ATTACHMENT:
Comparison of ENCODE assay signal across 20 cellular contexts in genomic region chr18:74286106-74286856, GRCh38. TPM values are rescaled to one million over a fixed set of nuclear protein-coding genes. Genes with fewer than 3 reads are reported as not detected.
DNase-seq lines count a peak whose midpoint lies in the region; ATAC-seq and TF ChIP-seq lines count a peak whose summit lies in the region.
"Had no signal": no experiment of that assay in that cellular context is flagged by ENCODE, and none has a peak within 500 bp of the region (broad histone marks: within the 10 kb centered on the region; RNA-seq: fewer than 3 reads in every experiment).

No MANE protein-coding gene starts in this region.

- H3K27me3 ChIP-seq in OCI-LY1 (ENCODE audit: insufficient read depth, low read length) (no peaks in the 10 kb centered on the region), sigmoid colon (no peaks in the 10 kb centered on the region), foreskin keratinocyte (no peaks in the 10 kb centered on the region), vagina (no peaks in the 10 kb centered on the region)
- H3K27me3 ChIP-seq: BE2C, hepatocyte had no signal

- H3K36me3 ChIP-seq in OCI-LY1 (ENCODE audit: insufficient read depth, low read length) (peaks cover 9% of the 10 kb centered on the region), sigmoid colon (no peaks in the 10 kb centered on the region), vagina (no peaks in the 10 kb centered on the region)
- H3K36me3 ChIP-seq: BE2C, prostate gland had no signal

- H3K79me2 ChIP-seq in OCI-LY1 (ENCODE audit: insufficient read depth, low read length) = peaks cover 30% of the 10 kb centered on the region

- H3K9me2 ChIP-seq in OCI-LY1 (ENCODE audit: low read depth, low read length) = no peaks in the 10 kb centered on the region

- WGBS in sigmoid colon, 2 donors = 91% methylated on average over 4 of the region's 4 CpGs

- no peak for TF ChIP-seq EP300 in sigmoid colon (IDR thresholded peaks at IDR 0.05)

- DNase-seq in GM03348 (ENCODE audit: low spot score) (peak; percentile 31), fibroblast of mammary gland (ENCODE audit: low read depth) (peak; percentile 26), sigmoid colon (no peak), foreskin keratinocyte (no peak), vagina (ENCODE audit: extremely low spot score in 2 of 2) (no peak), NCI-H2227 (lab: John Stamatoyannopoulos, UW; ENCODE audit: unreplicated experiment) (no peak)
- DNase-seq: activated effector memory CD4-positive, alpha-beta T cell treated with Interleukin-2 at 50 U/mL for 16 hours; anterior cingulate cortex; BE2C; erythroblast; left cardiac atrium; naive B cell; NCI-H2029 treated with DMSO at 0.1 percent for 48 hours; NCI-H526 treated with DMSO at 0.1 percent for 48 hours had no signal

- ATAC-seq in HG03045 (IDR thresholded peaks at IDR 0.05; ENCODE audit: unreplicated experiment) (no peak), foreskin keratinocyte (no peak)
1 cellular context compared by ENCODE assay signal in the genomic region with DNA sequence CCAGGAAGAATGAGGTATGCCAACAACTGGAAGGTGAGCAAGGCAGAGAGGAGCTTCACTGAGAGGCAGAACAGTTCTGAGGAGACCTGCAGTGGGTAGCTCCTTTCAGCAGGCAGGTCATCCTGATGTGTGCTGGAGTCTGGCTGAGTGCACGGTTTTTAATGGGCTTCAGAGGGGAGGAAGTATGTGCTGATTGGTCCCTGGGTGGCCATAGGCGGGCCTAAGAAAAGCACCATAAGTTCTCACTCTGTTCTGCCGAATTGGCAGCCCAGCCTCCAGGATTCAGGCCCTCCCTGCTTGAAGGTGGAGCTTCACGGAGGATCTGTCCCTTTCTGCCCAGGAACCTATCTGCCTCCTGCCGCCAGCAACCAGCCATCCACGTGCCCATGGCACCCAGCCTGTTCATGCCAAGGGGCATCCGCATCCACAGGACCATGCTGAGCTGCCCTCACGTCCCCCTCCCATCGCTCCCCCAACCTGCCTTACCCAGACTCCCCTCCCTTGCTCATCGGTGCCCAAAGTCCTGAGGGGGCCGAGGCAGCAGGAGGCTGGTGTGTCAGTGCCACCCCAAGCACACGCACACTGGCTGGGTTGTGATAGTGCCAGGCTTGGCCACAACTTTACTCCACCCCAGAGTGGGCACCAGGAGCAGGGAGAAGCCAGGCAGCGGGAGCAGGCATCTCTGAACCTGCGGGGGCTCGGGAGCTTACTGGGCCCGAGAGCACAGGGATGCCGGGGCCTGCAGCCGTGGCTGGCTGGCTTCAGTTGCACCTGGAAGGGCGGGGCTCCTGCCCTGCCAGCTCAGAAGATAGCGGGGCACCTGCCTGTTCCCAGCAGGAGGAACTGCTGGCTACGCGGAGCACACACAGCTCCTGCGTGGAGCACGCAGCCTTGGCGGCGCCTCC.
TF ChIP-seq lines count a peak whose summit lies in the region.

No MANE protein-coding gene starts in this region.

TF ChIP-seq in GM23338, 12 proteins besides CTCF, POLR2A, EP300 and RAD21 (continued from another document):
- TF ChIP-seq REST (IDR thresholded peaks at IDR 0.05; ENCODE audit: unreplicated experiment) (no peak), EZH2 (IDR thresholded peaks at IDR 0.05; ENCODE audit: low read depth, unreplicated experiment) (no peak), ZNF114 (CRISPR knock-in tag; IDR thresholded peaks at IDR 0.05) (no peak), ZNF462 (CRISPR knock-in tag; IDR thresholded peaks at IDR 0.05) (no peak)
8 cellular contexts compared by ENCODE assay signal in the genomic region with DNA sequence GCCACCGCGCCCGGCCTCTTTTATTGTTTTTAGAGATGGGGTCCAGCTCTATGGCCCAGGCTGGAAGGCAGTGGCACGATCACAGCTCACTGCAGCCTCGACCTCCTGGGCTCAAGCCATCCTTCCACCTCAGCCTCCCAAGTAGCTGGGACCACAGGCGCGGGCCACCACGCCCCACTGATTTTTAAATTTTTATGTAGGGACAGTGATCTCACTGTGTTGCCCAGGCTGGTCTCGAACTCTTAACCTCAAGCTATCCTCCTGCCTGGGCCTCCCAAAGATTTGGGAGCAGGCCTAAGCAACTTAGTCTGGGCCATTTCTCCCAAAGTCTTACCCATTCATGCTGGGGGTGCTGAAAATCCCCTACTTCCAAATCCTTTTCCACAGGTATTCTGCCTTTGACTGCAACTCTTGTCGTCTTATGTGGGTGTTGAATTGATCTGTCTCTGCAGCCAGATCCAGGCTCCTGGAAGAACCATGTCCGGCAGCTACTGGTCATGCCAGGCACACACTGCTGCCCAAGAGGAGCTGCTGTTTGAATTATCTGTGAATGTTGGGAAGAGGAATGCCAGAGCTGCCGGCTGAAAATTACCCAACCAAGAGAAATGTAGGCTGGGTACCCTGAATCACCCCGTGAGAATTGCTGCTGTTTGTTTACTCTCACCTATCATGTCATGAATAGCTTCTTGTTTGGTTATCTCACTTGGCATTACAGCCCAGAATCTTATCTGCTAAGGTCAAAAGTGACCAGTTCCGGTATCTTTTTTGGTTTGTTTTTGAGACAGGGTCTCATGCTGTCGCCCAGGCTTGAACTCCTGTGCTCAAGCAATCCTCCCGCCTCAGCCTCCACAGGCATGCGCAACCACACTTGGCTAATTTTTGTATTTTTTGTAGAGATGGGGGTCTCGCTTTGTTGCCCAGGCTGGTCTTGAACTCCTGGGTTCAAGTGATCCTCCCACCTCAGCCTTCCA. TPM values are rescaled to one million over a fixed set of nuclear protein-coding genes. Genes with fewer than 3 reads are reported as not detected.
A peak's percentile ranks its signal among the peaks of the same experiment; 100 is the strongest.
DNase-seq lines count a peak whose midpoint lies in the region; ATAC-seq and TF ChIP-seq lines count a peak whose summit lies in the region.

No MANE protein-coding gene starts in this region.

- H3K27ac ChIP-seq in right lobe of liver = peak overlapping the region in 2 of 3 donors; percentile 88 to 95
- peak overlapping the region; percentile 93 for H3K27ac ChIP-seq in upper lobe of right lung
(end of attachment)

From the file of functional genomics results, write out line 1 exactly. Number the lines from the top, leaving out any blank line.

Comparison of ENCODE assay signal across 20 cellular contexts in genomic region chr18:74286106-74286856, GRCh38. TPM values are rescaled to one million over a fixed set of nuclear protein-coding genes. Genes with fewer than 3 reads are reported as not detected.